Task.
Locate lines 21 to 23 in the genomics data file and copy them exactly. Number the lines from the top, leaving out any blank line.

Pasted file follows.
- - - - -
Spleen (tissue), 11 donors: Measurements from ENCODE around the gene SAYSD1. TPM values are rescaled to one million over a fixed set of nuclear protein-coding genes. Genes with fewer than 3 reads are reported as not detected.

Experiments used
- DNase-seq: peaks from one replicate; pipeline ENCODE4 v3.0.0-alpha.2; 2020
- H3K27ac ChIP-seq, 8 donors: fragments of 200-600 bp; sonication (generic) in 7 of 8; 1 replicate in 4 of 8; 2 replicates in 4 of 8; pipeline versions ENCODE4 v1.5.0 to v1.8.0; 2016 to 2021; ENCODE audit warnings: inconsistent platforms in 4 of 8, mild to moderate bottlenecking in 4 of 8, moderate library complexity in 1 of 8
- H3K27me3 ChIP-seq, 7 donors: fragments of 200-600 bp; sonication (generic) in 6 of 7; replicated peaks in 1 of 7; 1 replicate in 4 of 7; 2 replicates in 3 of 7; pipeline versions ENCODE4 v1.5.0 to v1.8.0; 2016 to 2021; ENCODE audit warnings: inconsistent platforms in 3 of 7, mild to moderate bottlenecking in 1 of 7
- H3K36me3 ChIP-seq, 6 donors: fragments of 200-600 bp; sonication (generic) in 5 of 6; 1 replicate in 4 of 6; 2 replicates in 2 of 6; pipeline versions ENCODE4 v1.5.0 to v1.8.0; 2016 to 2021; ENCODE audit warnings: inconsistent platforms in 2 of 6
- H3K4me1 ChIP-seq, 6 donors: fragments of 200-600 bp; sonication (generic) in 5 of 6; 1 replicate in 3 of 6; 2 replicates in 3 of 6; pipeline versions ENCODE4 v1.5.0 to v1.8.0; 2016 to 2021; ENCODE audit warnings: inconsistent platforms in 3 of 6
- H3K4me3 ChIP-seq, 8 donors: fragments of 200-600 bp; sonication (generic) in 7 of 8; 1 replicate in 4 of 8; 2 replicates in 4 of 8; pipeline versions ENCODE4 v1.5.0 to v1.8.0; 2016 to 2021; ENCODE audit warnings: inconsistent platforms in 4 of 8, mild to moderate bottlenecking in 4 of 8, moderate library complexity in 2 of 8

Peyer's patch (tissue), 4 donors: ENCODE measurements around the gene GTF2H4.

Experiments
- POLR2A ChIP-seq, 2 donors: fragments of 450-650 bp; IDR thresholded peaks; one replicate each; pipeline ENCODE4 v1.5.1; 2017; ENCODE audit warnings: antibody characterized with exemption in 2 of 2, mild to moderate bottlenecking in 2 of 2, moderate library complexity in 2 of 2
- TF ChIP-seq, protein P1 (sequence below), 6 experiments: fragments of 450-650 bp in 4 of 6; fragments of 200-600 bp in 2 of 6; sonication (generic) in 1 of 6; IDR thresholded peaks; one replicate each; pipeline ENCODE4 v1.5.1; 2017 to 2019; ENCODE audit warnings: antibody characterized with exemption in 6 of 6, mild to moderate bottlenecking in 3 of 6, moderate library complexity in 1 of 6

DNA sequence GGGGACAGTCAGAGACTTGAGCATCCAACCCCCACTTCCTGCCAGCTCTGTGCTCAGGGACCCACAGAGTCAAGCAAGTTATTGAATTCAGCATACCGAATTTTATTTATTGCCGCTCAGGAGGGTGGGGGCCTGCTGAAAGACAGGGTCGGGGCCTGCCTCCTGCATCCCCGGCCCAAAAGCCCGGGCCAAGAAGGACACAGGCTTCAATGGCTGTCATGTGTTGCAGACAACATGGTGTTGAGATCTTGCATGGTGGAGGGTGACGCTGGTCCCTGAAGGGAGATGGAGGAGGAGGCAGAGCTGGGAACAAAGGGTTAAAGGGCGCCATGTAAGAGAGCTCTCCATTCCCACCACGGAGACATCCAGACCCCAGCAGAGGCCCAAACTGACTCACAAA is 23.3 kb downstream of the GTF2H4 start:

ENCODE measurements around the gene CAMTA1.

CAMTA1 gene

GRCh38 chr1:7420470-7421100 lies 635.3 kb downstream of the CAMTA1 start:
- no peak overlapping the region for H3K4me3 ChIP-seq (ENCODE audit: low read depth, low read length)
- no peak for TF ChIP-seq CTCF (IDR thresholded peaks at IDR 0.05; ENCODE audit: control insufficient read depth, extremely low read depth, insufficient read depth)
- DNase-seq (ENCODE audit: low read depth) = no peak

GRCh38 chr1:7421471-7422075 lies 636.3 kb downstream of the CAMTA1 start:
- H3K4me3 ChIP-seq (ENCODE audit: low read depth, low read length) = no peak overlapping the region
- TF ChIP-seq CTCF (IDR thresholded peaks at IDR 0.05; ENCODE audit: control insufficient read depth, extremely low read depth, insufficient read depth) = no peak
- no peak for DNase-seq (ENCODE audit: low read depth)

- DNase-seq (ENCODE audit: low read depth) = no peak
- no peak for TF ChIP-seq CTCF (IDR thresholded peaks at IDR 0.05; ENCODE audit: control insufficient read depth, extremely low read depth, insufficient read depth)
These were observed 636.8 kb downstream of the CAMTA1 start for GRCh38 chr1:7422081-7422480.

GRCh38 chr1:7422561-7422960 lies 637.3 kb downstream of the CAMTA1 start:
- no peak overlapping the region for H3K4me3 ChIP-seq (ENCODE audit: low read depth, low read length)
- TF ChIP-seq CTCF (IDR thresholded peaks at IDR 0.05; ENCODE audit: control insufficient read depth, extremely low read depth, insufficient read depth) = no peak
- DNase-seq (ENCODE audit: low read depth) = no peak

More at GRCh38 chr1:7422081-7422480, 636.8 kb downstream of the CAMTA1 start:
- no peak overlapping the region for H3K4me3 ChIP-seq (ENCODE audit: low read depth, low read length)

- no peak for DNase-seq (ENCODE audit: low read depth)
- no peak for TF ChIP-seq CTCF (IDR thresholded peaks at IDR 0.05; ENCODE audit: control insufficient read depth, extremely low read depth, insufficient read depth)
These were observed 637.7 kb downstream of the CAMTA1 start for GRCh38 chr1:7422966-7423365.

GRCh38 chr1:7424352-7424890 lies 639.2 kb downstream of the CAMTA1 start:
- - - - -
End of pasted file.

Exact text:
- H3K4me3 ChIP-seq (ENCODE audit: low read depth, low read length) = no peak overlapping the region
- TF ChIP-seq CTCF (IDR thresholded peaks at IDR 0.05; ENCODE audit: control insufficient read depth, extremely low read depth, insufficient read depth) = no peak
- no peak for DNase-seq (ENCODE audit: low read depth)